Lynne Brown.  Picture: TREVOR SAMSON
Lynne Brown. Picture: TREVOR SAMSON

The South Local Government Association (Salga) has decried a decision by Public Enterprises Minister Lynne Brown to postpone the introduction of new electricity tariff hikes, saying this would be problematic for municipalities’ budget planning.

Brown made the request last week, when she asked Parliament to postpone the tabling of the National Energy Regulator of SA’s (Nersa’s) approved 2.2% tariff increase.

The DA said on Sunday that the postponement would delay municipalities’ budgeting processes and leave councils open to legal challenges.

The unintended consequence would have an adverse effect on front-line services, as well as creating uncertainty among consumers, especially bulk electricity users such as businesses, said the DA.

Salga electricity and energy head Nhlanhla Ngidi said: "I’m afraid that the DA’s concerns are also the same as Salga’s concerns and its members. These delays pose serious ramifications for municipalities."

Ngidi said municipalities had to factor Eskom tariff increases into their budgets before tabling them to councils and the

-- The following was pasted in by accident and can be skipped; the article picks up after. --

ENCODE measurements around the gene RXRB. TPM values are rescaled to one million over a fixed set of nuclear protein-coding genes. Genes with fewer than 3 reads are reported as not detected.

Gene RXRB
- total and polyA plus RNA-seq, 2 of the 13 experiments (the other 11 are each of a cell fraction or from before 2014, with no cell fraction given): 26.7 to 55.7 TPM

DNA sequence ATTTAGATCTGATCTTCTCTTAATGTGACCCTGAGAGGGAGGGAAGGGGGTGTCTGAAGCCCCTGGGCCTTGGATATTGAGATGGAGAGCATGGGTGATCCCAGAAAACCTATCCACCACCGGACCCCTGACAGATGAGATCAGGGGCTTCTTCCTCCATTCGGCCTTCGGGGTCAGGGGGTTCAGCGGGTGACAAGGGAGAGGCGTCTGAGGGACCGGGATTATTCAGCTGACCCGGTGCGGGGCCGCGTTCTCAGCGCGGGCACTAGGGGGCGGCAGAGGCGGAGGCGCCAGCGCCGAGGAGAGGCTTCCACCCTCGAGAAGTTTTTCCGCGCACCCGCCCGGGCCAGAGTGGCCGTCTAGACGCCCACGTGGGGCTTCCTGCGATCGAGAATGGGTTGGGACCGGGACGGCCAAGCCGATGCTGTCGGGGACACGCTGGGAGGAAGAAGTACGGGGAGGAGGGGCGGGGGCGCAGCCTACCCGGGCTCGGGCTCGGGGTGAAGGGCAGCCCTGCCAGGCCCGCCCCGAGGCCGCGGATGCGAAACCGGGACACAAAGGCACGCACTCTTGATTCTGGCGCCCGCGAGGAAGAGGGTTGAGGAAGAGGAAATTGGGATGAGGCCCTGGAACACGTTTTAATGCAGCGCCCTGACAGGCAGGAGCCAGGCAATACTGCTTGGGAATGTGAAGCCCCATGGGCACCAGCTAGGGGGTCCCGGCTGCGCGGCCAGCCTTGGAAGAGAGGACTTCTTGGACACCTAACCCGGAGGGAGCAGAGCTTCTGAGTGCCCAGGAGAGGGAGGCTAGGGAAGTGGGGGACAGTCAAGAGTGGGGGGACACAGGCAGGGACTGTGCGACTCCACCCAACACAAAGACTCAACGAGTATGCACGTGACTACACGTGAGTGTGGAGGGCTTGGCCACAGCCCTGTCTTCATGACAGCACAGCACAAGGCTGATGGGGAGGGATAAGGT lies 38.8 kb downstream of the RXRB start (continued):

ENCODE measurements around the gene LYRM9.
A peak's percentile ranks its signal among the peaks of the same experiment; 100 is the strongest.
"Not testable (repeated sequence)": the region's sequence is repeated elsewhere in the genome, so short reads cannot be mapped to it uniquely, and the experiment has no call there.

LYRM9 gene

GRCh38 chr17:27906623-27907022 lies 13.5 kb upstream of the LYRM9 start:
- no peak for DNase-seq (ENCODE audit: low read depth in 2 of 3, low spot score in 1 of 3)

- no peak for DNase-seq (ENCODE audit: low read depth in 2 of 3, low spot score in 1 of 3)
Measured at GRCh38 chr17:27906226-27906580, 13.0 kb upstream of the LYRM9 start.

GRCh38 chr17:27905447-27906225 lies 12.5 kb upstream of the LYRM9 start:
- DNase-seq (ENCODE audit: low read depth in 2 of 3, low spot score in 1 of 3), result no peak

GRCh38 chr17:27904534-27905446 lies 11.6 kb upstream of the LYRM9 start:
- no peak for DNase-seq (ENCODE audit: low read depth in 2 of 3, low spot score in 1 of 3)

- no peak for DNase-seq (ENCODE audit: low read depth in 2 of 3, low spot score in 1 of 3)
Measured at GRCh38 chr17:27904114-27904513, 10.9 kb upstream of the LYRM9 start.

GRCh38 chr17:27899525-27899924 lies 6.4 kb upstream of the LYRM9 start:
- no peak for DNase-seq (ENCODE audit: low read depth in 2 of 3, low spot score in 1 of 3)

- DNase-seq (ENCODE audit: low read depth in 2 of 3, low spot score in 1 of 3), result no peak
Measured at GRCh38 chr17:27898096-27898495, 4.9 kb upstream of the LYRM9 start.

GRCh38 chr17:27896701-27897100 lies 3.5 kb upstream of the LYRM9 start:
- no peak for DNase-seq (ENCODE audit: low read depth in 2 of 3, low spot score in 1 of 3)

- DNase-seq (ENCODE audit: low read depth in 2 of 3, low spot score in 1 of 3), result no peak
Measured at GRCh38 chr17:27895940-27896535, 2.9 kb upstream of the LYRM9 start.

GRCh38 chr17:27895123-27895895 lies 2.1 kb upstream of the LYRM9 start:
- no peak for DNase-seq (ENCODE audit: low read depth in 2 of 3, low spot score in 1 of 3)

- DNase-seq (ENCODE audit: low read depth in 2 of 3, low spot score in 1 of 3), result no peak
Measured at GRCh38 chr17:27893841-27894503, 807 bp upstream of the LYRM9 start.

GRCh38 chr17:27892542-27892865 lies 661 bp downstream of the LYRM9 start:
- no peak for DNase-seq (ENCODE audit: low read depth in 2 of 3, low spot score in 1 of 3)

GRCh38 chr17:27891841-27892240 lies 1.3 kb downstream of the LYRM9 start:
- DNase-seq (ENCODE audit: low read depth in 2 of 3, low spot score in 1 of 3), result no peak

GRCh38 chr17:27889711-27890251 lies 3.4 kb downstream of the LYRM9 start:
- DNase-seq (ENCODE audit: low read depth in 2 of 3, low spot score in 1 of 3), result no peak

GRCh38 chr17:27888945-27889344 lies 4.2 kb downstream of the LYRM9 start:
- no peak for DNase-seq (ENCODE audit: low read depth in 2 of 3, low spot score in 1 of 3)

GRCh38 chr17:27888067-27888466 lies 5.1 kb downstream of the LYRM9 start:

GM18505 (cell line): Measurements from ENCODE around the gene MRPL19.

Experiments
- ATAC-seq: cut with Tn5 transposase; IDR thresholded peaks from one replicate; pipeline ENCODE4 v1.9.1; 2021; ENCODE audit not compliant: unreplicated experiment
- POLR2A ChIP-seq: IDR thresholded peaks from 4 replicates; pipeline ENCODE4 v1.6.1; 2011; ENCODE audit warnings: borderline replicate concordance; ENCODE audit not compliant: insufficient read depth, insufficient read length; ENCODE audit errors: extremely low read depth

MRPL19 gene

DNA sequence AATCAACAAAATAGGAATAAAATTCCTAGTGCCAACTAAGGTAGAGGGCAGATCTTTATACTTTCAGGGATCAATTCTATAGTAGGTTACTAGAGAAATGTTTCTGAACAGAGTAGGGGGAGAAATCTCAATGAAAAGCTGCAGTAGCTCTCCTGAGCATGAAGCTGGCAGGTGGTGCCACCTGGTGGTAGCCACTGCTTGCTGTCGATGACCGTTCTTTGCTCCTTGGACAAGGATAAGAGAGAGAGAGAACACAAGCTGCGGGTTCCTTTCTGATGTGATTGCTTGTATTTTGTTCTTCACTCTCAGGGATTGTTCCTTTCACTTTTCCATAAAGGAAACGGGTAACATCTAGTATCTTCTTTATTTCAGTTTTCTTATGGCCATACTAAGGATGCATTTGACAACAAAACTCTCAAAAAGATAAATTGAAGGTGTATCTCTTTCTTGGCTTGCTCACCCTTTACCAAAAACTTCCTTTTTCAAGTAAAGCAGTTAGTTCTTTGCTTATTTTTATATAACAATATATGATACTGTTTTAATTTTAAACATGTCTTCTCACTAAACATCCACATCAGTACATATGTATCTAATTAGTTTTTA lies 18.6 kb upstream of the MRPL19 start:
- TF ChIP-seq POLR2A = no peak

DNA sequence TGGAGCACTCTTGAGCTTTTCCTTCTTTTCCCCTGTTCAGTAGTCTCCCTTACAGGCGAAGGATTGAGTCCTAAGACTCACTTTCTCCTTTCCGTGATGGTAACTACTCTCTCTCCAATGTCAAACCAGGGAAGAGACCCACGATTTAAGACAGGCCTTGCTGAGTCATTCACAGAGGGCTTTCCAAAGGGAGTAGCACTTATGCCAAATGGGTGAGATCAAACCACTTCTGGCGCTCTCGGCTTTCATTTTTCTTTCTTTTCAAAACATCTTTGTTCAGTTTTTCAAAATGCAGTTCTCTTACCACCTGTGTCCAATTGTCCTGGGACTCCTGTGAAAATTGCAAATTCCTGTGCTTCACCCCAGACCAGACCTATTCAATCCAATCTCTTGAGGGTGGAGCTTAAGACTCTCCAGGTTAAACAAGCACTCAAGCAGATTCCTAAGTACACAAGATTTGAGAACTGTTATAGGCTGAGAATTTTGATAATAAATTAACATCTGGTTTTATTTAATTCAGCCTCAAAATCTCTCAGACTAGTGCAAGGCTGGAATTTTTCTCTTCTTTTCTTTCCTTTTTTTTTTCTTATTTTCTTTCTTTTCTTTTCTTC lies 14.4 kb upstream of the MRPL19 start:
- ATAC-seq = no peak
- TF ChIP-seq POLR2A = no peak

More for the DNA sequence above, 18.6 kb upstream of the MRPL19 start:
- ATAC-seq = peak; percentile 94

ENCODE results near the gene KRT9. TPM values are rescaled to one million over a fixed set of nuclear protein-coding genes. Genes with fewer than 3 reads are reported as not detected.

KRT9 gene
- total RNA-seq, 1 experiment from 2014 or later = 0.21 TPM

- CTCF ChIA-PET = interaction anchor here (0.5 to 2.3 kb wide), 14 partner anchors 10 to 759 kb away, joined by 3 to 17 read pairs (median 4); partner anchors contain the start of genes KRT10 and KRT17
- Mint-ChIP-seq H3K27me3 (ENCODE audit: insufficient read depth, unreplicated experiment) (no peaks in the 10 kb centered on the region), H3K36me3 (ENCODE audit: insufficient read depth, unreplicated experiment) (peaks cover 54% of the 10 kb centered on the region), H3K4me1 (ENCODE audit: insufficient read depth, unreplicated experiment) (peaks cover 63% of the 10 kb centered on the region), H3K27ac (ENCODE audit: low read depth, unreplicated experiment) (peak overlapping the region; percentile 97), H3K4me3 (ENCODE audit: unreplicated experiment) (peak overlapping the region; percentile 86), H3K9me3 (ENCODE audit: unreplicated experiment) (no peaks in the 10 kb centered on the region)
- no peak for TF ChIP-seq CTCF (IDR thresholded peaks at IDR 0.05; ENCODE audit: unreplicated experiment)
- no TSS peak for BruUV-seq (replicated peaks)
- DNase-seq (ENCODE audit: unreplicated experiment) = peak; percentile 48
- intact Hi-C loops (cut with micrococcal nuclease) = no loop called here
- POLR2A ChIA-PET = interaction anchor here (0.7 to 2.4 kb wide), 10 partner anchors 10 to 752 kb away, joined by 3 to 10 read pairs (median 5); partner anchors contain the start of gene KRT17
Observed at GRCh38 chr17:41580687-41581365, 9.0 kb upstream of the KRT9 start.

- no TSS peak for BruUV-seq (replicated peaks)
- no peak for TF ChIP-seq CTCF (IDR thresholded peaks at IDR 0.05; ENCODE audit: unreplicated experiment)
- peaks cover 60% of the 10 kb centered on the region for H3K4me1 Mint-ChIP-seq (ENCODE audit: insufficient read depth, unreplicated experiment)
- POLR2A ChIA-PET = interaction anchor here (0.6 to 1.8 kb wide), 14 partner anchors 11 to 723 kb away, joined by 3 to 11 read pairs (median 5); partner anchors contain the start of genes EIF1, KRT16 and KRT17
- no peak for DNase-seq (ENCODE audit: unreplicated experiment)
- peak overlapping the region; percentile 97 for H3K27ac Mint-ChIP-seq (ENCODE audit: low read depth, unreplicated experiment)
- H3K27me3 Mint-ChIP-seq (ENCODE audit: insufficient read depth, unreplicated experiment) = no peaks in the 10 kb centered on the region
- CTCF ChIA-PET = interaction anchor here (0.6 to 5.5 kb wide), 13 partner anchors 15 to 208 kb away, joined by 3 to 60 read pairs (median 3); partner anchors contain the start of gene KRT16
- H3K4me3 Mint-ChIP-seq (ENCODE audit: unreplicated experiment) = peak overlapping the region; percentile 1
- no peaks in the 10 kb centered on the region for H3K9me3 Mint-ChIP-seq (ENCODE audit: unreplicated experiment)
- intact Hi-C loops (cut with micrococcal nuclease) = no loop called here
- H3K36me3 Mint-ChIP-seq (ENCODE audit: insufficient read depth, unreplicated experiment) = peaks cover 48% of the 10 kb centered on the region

Treasury, a process that had to be concluded before the end
of March.

"Now you can imagine the possible chaos with the Eskom delay," he said.

The postponement Brown asked for would delay municipalities submitting budget proposals to the Treasury. This, in turn, would delay whatever plans municipalities had for their respective communities.

Alternatively, municipalities could work around this by not factoring the new tariff hikes into their budget plans.

Brown has until April 5 to table the increase. But a tariff hike was supposed to kick in on April 1, when 2017-18 starts.

The DA said the last-minute postponement was unacceptable and that the opposition party would challenge it by submitting questions to Parliament to get clarity on why the minister had waited this long to ask for a postponement.

The DA said it would also submit questions to the Treasury to ask on which financial year the new tariff structure could be factored.

"It is, therefore, vital that we get to the bottom of this delay to ensure that service delivery is not hampered," the DA said.

However, the department said on Sunday that it was incorrect for the DA to say that Brown had asked Parliament for a postponement and that only the finance minister could grant such a postponement.

"Minister Brown will be tabling the 2.2% increase on April 5 in full compliance with the extension granted by the finance minister."

Eskom as said in the past that it considers renewables a pass-through cost and whatever they cost must be recovered in full from the tariff.

In February, Nersa granted Eskom a 2.2% tariff hike, leaving the power utility with R10bn to recover. But the regulatory framework makes provision for Eskom to appeal and, if the
power utility feels it has reached an impasse, it can go to court.

Last week, Brown said that the 2.2% tariff increase posed a significant challenge to Eskom’s revenue and the power utility’s ability to meet its debt repayment obligations.

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